A panoramic gimbal with a single camera should allow exposures at tilt angles and the corresponding pan angles. In equation (7), denotes the acquisition plan with tilt angle and pan angle . The initial position for planning can be any arbitrarily specified position. For simplicity, we can specify it to be (0°,0°). To ensure panoramic image stitching, the overlap between vertical and horizontal adjacent images should be at least and . Given these overlap thresholds, the panoramic image acquisition plan can be derived considering the overlap. The plan contains two parts: the determination of tilt angles and corresponding pan angles . Related algorithms are listed in Algorithms 1 and 2.
The input for tilt angle determination (see Algorithm 1) contains the vertical FoV and the vertical overlap threshold ; the resulting output contains a set of tilt angles for panoramic image acquisition. The heading of the initial image is first set to (0°,0°). We then search for the next optimal tilt angle recursively through a greedy approach. Another virtual image with a different tilt angle is created, and the overlap between and is calculated. This process is repeated until the overlap reaches , at which the optimal tilt angle is acquired. Then, is stored in the set and its value is provided to . The process should be recursive because the density of the ground point will change with ; i.e., the closer the ground point is to the center of perspective, the denser the ground point will be.
The determination of pan angles is similar to that of tilt angles (see Algorithm 2). The main difference is that the search for pan angles is only performed once for each tilt angle; the number of images is then determined. The density of the ground point does not change with . Using the two algorithms listed in Algorithms 1 and 2, a spherical panorama acquisition plan that fulfils the overlap constraints and is acquired.
3. Case Study
This section discusses simulation and field experiments designed to evaluate the proposed panoramic image acquisition planning method in terms of completeness and number of images. In order to evaluate the range of adaptation of the proposed method, it was tested under three different camera and lens scenarios. The 35 mm equivalent focal length ranged from 30 mm to 90 mm. The proposed method was compared with the plan by HDRpano  in two of the scenarios. The scenarios and plans for comparison are shown in Table 1.
The proposed plan was generated with both overlap constraints ( and ) set to 15%. The HDRpano plans were with the spherical setting. It had 8 columns and 4 rows for Scenario 1 and 21 columns and 10 rows for Scenario 2. To clarify those plans, set in equation (7) was rewritten with tilt angles and the corresponding number of images (Table 1), because the images were uniformly distributed in the same tilt angle. Typically, the tilt angle starts from 0°, where the skyline lies at. However, the tilt angle of the plans by HDRpano in Scenarios 1 and 2 started from -30°, so the proposed plans were adjusted to be consistent. Scenario 3 had a different camera system that HDRpano does not support and there was only the proposed plan under evaluation. In the first simulation experiment, original images were rendered from an existing panorama. Some errors related to the accuracy of the gimbal were added. In the second field experiment, images were captured by the drone. Afterwards, the images were stitched by the software PTGui  with default settings and no manual intervention. The panoramic image stitching results were evaluated by analyzing their completeness; i.e., a qualified panorama should not have any holes or missing parts. The completeness of the sky was not evaluated, because the sky has too few features to be stitched.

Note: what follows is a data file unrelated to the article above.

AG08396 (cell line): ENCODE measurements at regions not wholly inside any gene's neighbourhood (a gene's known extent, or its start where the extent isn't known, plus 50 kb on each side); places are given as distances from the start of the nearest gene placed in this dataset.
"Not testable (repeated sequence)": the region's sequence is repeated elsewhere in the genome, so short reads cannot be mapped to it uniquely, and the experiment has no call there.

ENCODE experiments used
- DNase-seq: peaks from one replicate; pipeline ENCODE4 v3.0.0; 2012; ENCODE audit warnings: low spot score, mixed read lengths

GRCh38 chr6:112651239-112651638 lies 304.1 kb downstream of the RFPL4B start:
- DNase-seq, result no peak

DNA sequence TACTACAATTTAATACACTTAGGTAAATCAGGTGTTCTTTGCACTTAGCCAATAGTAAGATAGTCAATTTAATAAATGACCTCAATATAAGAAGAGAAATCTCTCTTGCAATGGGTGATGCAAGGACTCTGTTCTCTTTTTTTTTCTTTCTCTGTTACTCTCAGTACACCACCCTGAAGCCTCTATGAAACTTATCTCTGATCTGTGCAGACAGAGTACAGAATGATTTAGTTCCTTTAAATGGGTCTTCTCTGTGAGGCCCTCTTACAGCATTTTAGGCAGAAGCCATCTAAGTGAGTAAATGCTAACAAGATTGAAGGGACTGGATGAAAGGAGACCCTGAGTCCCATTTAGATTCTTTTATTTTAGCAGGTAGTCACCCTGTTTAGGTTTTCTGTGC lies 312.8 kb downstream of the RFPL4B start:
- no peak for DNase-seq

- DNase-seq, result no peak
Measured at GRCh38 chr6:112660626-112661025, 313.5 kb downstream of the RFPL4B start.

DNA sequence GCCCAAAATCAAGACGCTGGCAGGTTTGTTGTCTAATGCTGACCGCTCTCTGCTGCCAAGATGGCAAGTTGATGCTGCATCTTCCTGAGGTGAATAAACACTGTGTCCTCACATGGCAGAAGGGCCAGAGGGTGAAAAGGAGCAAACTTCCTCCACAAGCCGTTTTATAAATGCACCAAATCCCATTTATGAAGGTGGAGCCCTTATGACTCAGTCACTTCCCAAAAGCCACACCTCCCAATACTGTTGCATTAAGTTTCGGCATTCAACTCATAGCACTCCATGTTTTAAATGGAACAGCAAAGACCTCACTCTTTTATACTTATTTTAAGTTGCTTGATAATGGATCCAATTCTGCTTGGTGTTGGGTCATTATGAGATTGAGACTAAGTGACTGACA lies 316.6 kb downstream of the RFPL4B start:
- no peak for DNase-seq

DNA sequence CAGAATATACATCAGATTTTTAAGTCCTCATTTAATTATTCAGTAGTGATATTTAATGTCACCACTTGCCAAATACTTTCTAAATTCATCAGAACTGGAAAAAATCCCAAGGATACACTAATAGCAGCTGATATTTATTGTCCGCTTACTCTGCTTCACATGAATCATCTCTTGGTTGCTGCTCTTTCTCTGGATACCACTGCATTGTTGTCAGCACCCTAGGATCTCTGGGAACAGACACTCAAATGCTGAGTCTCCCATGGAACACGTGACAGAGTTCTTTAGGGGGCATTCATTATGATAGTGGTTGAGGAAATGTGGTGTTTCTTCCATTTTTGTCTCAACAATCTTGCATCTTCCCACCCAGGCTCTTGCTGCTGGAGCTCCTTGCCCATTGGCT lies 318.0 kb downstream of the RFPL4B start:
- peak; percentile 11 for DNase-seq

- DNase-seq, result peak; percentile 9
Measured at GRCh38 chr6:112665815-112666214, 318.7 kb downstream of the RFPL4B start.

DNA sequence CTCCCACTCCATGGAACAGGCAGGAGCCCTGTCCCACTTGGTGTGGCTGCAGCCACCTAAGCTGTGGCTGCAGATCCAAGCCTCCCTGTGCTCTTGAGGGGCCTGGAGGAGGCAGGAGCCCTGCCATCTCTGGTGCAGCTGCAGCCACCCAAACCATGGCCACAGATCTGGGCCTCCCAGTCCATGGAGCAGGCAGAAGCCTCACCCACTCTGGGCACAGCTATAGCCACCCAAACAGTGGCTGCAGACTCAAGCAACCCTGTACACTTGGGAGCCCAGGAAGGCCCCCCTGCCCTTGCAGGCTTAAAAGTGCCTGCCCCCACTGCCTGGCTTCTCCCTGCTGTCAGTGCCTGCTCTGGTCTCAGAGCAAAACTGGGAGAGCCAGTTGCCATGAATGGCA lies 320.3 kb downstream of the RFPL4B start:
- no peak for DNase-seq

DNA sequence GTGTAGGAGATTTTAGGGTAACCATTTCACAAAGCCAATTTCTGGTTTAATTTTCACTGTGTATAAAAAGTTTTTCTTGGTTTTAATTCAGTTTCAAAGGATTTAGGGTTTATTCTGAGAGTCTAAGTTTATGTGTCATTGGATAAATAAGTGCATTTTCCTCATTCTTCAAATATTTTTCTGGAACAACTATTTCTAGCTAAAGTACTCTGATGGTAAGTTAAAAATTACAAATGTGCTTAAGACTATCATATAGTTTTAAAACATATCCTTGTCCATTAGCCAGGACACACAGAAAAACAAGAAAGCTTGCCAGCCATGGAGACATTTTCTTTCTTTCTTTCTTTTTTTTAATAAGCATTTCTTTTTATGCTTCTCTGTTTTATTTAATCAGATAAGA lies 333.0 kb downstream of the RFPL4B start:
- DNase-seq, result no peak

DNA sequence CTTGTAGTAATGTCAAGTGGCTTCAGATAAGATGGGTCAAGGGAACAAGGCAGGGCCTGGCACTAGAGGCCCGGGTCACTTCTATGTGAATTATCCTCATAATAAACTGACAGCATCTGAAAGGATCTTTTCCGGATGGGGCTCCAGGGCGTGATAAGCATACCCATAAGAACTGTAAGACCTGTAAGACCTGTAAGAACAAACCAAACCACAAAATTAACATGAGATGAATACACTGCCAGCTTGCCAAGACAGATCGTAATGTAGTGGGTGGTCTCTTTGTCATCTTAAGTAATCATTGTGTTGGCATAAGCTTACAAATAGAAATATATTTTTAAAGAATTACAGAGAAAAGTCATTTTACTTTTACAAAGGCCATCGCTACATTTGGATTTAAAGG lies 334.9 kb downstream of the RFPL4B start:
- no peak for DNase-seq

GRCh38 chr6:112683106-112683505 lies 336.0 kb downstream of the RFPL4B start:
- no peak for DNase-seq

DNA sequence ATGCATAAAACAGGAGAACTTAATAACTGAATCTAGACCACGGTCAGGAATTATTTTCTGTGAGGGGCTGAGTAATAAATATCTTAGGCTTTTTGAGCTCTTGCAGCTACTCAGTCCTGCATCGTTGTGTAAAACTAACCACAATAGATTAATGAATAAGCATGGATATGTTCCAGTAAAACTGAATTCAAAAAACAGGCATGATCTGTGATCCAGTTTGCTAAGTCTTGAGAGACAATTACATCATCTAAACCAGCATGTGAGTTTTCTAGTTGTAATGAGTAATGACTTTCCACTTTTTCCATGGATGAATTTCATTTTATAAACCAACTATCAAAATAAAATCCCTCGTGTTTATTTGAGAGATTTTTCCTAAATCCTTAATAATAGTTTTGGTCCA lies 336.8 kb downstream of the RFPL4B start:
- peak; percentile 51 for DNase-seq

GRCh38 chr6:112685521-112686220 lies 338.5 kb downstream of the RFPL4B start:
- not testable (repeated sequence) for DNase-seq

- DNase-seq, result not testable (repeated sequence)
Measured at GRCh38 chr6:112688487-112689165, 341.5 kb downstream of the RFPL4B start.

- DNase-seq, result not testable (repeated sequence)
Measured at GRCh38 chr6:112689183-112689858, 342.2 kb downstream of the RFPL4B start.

Moreover, it is often postprocessed. Thus, the completeness can be calculated as follows: where and , respectively, represent ground and hole pixel counts.
3.1. Simulation Case
To avoid the influence of the platform, all scenarios were simulated before the field experiment. The synthetic images were rendered from an existing panorama shown in Figure 3. The images were back-projected from the spherical panorama, given the orientation (, ) of each image. It was assumed that the errors of orientation follow a Gaussian distribution. To simulate the control accuracy and interference of the gimbal, errors were added to each orientation. We selected 0.017° for roll and pitch and 0.667° for yaw. According to the plan, images were rendered and then input into the stitching software. The completeness and number of images of each scenario are listed in Table 2.
Considering the number of images of both plans in all scenarios, the proposed plan needs three fewer images in Scenario 1 and six fewer images in Scenario 2. As shown in Table 2, the proposed plan resulted in 100% completeness in all three scenarios, while the HDRpano plan was incomplete in Scenario 2. Although the completeness was 99.97%, there were two holes. Specifically, Figure 4 shows the stitched panorama and zoomed in view from HDRpano plan in Scenario 2. Red lines indicate stitching seams. The empty space on the upper halves of the panoramas represents the sky, which was not captured or stitched. These two holes are located between the third to last row and the second to last row. As can be seen from Table 1, there are four images at tilt angle 78° in the HDRpano plan while there are five images at the same tilt angle in the proposed plan. The additional image used by the proposed plan made the stitching seamless.